Is there a picture or diagram of it?
    Unstepping and stepping the mast and re-attaching all the rigging will be a real challenge for me as a novice.
    I will also have to build a cradle similar to this......
    DSCF1491.JPGSeawayMarine.JPG
    DSCF1494.JPGSeawayMarine.JPG

  19. #59
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    Aug 2009
    Location
    Stratford upon Avon, boat Poole
    Posts
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    Default Re: MC30

    It looks from your picture as though your mast will have to lower forwards. Presumably to avoid the hard top. I have the same. Whether forwards or backwards you will need a crutch like that, yes. However I suggest you look at other boats to find a simple design that is easy to rig and store.

    I will try to find a picture of an A-frame, or wishbone system. They used to be common on Dutch boats. They have, or had, lots of bridges on their canals so the need for a simple quick system was obvious.

    I will try to explain lowering the mast backwards. Then what you change to lower it forwards if relevant.

    The basic idea is that you have two strong (eg 3"x3") pieces of wood, Bolted to the chain plates low down, that go forward to the middle of the front cross beam. You may add a cross piece, or strong strop, between the middle of these two beams so as to avoid them pushing out sideways when under load. Hence the name A-frame. They then have an eye bolt in the end of each which are joined by a strong shackle. Next, you have a line from a good strong sheet winch coming forward to a block on the cross beam and up to the shackle at the apex of the frame. The inner forestay, or equivalent line that goes up to near the cross-trees, is attached to the shackle on the A-frame. You may need to add a strop so as to get the right length.

    To lower the mast, tighten the line back to the sheet winch, undo the forestay, remove the bottom bolt on the mast tabernacle and slacken the pivot bolt. Pull on a backstay as you slacken the line from the sheet winch. then let the line out slowly so the mast comes down in control. As you do it, the A-frame swings up to the vertical thereby keeping a constant angle for the line on to the mast. This prevents any excessive loads.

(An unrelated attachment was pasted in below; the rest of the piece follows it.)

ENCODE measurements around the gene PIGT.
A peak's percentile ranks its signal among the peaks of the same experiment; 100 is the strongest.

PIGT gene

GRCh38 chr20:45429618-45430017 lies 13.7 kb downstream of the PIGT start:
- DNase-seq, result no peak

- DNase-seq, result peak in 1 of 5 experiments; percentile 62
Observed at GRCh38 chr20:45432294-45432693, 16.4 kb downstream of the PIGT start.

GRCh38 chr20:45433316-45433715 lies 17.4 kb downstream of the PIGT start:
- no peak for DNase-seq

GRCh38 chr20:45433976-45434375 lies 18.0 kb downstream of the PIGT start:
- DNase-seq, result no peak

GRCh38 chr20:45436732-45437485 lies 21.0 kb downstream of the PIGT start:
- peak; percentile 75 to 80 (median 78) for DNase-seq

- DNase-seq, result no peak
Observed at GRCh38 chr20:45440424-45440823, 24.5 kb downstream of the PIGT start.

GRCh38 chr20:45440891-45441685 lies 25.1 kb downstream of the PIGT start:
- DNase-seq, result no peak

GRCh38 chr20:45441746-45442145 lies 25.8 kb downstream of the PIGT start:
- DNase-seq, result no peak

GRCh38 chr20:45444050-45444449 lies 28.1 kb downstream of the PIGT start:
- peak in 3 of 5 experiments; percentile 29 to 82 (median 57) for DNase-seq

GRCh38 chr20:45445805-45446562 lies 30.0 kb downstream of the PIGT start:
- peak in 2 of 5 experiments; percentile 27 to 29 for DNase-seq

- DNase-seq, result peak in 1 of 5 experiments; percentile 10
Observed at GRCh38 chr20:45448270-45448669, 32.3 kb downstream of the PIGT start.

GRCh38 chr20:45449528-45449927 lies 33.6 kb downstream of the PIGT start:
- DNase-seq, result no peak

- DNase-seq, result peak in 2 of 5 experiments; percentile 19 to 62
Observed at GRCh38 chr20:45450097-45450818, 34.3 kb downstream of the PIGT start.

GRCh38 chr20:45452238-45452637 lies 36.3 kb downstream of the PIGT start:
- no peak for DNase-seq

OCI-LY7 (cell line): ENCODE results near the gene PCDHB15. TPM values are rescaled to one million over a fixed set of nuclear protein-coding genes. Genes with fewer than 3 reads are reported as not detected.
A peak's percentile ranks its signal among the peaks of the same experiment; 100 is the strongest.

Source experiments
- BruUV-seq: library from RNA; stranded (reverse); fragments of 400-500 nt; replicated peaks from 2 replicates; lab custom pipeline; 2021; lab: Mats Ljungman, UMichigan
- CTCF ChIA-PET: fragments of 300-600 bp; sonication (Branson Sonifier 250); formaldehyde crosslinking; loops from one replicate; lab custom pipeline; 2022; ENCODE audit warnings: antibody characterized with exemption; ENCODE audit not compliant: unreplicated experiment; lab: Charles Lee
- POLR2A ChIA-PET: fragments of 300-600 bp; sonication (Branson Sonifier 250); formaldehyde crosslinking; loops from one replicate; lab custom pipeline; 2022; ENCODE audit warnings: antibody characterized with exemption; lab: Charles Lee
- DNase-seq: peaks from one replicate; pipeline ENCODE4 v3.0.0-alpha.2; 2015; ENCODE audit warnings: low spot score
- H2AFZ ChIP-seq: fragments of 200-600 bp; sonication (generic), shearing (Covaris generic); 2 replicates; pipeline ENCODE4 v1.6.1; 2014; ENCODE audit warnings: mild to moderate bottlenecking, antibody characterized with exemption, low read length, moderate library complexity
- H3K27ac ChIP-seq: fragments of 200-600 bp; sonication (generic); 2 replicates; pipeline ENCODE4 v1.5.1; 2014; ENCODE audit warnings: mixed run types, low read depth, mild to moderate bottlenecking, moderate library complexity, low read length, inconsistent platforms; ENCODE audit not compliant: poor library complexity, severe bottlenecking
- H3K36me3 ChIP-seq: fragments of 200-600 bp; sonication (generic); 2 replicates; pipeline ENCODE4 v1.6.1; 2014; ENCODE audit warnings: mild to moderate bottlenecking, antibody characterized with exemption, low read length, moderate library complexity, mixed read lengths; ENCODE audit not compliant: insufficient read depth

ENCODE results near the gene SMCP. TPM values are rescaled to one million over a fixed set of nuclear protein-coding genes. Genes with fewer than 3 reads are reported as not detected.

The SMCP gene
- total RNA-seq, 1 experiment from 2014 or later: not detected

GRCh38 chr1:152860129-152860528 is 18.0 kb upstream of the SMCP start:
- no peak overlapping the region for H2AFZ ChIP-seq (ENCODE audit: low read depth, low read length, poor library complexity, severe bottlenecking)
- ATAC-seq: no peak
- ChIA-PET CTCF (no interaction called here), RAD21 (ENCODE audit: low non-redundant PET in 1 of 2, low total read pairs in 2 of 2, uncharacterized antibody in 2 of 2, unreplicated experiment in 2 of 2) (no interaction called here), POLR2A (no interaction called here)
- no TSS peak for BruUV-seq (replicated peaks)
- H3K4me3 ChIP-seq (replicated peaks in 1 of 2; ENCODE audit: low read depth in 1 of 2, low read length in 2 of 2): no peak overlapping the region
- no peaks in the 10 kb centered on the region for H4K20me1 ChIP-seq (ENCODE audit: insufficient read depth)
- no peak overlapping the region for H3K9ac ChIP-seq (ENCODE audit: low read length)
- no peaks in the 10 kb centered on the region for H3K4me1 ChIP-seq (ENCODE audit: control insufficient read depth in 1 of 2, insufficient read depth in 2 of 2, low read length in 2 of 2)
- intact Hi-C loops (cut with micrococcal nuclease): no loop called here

If the bridge is too low for the A-frame, take the legs off the chain plates and put them flat on the deck.

    To raise the mast. Re fix the legs if necessary. Winch in the line that goes from the sheet winch to the bow and up to the apex of the frame. It often helps to get someone to physically lift the mast for the first bit, but this is not strictly necessary. Pull the apex of the frame down to the bow, this gets the mast vertical, refix tabernacle and forestay. Remove the A-frame. Easy!

    It actually is easy with practice and can be done fast.

    To lower the mast forwards, you just have the A-frame pointing backwards. Probably resting it on your bimini/cockpit roof. Then have the fixed pulley that the line goes round, in the middle of the stern. You would also have to preplan a line going up to near the cross-trees, this is easy with a loop round the mast hoisted by a spare halyard (with a down haul of course). You just let the backstays go to lower the mast.

    The reason I said it is easy to include in the build process, is that you might need to reinforce the shroud chain plates so they can take the loads at the angles involved. It helps if the plates are level with the mast as well, as this keeps the geometry of the job at it's best. You also need a secure pulley/block at either the bow or the stern for the line to go round.

    I'm sorry this has has taken ages to explain. I very much hope it is clear, though somehow I doubt it. I have done it often in the past so it is clear in my head. But that does not mean I have communicated it well!

    Please ask as many questions as you like. It is a useful technique.

    Cheers!

    Mike
    Last edited by dmmbruce; 18th July 2010 at 11:45 PM. Reason: Correction
    Nothing works on an old boat, except the skipper.

  20. #60
    Join Date
    Aug 2009
    Location
    St. Augustine, FL
    Posts
    683

    Default Re: MC30

    The "beauty" of going the Hudson River/Erie Canal route is hundreds of boats do it every year and each end is well-equipped to quickly and efficiently un-step and step the mast. Granted you will want to have the appropriate support for the mast on your own.

    The other beauty of this route is the route itself. Of course, you might have to make sure you avoid any spring floods!

    Fair Winds,
    Mike